Warren Buffett said that if you don't understand what you're investing in, you should probably not invest in it. This means first that investing should not be a complex thing, but also that it is important for you to make sure that you demystify the issues through your own financial education. I believe that everyone would like to see their money grow, but unfortunately too many people are either hoping for magic, or that someone else will do it for them. Even if you give your money to a fund manager to do it for you, it does not absolve you from learning about investing.
Let us take a look at a few classic books that could enhance your investment muscle. Let me go from the obvious to the not so obvious. Let me be so presumptuous as to assume you have read a copy of my own book, Functional Mastery Over My Finances, (Reach publishers, 2008). Let me assume further that you have read Robert Kiyosaki's Rich Dad, Poor Dad, (2000) as well as The Cash Flow Quadrant; and let me add Rich Dad's Guide to Investing, also by Robert Kiyosaki.
Two important personal finance classics that should also be on your bookshelf are The Richest Man in Babylon, (1926) by George Clason; and Think and Grow Rich (1937), by Napoleon Hill. Now that I have mentioned the obvious, let us move on to the not so obvious.
The Intelligent Investor, (1949) by Benjamin Graham. This book has been hailed by Warren Buffett as the best investment book ever written. Benjamin Graham is considered to be "the father of value investing", and investment strategy based on fundamental analysis, and focuses on buying underpriced stocks and holding them over the long term for their value. Graham delves on the history of the stock market, and informs the reader how to do fundamental analysis on a stock. He discusses various ways of managing your portfolio including positive and defensive approach.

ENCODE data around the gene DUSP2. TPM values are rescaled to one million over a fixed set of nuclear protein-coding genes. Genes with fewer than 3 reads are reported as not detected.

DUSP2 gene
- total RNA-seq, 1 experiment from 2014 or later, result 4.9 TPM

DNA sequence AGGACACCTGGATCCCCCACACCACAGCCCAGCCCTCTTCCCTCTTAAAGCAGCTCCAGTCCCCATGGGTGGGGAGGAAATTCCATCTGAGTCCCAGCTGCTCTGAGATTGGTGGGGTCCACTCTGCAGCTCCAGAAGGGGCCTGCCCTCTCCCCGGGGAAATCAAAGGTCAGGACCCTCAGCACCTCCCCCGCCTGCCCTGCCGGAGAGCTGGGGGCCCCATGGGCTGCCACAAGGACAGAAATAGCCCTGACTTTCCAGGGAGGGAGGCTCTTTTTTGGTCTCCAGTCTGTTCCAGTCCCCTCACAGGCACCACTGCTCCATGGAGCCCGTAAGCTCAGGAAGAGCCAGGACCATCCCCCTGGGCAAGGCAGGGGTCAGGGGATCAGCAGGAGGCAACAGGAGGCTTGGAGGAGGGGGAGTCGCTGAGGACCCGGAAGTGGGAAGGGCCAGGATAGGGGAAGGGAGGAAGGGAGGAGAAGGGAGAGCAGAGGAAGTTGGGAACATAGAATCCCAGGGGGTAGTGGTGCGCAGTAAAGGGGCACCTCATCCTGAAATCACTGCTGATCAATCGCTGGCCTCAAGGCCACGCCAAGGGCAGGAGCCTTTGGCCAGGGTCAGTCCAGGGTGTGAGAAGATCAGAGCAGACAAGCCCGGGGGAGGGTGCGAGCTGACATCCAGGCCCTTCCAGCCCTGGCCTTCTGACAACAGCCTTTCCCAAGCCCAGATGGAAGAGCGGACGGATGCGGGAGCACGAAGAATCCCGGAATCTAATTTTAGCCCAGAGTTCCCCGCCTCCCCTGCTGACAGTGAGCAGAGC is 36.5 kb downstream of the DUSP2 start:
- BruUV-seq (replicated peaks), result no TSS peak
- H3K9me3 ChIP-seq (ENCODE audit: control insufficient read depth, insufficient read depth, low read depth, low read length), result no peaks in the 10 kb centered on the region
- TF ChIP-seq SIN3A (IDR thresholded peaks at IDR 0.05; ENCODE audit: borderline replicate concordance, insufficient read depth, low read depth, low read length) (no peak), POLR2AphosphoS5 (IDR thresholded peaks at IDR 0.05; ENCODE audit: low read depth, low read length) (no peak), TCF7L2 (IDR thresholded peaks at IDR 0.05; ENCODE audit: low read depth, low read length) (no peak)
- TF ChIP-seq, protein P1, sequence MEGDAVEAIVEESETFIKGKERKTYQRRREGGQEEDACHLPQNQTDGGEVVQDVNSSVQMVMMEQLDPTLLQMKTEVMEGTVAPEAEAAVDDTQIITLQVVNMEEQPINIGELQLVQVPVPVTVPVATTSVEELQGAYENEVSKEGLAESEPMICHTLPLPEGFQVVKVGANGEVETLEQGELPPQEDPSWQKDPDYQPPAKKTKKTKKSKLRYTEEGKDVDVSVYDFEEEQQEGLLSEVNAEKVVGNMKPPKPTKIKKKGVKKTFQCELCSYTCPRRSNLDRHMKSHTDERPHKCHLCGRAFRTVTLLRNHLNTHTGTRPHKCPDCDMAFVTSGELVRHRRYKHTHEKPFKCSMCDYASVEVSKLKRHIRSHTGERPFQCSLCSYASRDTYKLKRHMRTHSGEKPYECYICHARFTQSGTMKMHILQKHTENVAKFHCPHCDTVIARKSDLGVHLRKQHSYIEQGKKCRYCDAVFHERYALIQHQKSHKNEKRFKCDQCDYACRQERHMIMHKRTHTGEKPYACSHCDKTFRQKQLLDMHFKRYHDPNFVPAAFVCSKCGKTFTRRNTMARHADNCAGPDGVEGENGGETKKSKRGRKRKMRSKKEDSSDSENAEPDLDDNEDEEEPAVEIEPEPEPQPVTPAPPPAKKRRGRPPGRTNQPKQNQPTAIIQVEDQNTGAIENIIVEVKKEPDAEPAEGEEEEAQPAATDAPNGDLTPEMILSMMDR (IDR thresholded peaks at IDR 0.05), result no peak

The Essays of Warren Buffett: Lessons for Corporate America (1997) by Warren Buffett. In his Essays, Buffett provides his view on a variety of topics. Buffett outlines his basic business principles, corporate governance, finance and investing, common stocks, and alternatives to common stocks. This is a good read for anyone who wants to learn about investing.
Beating the Street (1994) by Peter Lynch is a book you will benefit from the practical experiences of a man who is considered to be one of the most successful stock market and hedge fund managers of the 20th century. Peter Lynch is reputed to have grown a fund from $18 million to $18 billion. Beating the Street allows the reader to peek into Lynch's mind and thought processes in terms of buying or selling of shares. Lynch encourages investors to invest in what they know.
Peter Lynch also wrote Learn To Earn (1995), and One Up On Wall Street (1989). Learn To Earn is aimed at a younger audience and explains many business basics, One Up On Wall Street makes the case for the benefits of self-directed investing. All three of Lynch's books follow his common sense approach, which insists that individual investors, if they take the time to do their homework, can perform just as well or even better than the experts.